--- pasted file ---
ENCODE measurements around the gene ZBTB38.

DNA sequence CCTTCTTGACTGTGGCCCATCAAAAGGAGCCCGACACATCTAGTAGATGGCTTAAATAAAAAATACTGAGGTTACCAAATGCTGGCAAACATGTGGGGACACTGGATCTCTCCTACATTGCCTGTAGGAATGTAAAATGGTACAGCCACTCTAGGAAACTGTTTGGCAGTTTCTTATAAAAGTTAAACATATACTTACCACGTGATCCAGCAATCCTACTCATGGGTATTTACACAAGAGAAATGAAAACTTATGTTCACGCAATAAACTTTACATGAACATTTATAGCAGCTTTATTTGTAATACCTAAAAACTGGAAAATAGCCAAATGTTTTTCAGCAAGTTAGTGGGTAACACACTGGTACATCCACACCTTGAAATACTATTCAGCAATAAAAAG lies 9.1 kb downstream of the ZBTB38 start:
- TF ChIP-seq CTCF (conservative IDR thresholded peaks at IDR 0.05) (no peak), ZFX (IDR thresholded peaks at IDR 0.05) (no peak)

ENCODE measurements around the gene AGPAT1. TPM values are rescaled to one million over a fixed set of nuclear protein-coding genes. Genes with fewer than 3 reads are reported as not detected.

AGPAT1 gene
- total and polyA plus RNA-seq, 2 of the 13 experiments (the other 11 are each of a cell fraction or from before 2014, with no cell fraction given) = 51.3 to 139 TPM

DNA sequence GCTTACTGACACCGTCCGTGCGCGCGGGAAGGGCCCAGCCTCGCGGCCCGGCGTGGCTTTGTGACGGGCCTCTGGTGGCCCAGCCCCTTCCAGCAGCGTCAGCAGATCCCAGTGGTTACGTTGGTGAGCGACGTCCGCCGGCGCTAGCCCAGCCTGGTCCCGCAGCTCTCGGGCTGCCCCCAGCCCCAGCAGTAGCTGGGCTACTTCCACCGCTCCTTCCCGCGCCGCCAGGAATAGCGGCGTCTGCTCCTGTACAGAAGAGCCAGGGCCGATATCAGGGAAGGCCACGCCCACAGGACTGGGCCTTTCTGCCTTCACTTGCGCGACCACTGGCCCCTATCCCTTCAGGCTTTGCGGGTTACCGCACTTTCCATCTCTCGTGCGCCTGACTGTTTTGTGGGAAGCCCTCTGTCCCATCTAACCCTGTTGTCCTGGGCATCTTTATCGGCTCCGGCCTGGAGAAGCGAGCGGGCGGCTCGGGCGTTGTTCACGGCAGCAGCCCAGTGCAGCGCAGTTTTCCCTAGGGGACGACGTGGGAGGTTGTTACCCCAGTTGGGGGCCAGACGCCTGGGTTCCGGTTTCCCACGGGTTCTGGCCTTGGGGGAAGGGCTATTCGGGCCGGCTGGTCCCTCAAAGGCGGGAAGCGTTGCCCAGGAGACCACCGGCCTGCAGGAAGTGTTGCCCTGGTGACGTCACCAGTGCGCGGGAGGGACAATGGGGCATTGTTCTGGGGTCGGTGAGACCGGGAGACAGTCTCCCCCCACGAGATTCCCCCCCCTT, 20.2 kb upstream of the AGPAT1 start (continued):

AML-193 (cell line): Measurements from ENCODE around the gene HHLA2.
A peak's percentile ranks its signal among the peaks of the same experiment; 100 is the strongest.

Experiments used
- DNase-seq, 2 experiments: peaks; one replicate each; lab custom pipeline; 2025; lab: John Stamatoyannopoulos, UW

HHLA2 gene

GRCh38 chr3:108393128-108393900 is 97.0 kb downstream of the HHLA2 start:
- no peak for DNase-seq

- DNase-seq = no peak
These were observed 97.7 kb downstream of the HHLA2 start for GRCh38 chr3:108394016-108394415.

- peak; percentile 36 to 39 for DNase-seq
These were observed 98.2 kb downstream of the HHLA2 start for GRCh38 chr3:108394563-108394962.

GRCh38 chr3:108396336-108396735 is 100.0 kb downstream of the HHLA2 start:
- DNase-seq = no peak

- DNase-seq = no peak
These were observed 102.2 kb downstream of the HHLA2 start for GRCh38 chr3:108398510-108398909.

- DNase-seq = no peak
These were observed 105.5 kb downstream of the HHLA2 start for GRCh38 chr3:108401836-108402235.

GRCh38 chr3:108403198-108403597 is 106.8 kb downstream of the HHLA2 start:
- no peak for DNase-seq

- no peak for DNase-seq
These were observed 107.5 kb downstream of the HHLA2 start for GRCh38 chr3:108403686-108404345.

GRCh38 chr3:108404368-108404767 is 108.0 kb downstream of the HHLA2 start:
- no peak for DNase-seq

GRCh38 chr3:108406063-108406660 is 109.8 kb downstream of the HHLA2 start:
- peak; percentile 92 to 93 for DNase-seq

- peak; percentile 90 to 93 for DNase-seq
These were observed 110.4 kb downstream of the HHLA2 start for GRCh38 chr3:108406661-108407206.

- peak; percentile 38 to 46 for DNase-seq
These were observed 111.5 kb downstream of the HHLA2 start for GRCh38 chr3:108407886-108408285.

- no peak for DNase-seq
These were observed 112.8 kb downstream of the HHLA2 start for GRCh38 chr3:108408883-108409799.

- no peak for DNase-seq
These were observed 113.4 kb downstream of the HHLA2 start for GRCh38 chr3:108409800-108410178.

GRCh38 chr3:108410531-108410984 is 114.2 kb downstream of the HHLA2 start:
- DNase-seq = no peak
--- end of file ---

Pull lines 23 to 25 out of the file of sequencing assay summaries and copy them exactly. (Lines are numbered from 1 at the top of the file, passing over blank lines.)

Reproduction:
- DNase-seq = no peak
These were observed 105.5 kb downstream of the HHLA2 start for GRCh38 chr3:108401836-108402235.

GRCh38 chr3:108403198-108403597 is 106.8 kb downstream of the HHLA2 start: